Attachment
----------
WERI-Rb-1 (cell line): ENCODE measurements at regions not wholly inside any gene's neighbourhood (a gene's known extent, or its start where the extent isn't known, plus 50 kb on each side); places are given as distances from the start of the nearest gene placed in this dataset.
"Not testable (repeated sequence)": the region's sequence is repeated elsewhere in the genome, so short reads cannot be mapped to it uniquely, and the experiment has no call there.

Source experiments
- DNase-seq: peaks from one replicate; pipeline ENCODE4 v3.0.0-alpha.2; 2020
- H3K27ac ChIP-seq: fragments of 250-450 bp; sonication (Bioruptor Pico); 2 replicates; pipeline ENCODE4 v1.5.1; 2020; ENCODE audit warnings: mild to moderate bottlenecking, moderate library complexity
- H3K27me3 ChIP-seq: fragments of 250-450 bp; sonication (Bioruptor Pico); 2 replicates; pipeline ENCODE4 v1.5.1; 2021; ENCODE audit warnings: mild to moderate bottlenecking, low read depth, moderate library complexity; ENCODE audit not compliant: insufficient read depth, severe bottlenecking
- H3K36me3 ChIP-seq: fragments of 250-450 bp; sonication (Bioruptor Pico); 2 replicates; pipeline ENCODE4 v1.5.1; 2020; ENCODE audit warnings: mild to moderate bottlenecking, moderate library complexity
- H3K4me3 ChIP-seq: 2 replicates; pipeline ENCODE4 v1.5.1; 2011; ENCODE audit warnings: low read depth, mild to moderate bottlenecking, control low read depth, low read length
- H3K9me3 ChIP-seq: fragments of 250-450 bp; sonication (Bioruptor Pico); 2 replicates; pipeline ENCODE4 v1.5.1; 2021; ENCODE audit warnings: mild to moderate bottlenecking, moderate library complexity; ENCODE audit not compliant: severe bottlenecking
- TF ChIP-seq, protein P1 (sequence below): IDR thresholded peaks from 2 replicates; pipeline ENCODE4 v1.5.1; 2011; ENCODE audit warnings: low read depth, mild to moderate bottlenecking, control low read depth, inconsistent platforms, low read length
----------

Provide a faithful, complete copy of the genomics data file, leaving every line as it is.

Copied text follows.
WERI-Rb-1 (cell line): ENCODE measurements at regions not wholly inside any gene's neighbourhood (a gene's known extent, or its start where the extent isn't known, plus 50 kb on each side); places are given as distances from the start of the nearest gene placed in this dataset.
"Not testable (repeated sequence)": the region's sequence is repeated elsewhere in the genome, so short reads cannot be mapped to it uniquely, and the experiment has no call there.

Source experiments
- DNase-seq: peaks from one replicate; pipeline ENCODE4 v3.0.0-alpha.2; 2020
- H3K27ac ChIP-seq: fragments of 250-450 bp; sonication (Bioruptor Pico); 2 replicates; pipeline ENCODE4 v1.5.1; 2020; ENCODE audit warnings: mild to moderate bottlenecking, moderate library complexity
- H3K27me3 ChIP-seq: fragments of 250-450 bp; sonication (Bioruptor Pico); 2 replicates; pipeline ENCODE4 v1.5.1; 2021; ENCODE audit warnings: mild to moderate bottlenecking, low read depth, moderate library complexity; ENCODE audit not compliant: insufficient read depth, severe bottlenecking
- H3K36me3 ChIP-seq: fragments of 250-450 bp; sonication (Bioruptor Pico); 2 replicates; pipeline ENCODE4 v1.5.1; 2020; ENCODE audit warnings: mild to moderate bottlenecking, moderate library complexity
- H3K4me3 ChIP-seq: 2 replicates; pipeline ENCODE4 v1.5.1; 2011; ENCODE audit warnings: low read depth, mild to moderate bottlenecking, control low read depth, low read length
- H3K9me3 ChIP-seq: fragments of 250-450 bp; sonication (Bioruptor Pico); 2 replicates; pipeline ENCODE4 v1.5.1; 2021; ENCODE audit warnings: mild to moderate bottlenecking, moderate library complexity; ENCODE audit not compliant: severe bottlenecking
- TF ChIP-seq, protein P1 (sequence below): IDR thresholded peaks from 2 replicates; pipeline ENCODE4 v1.5.1; 2011; ENCODE audit warnings: low read depth, mild to moderate bottlenecking, control low read depth, inconsistent platforms, low read length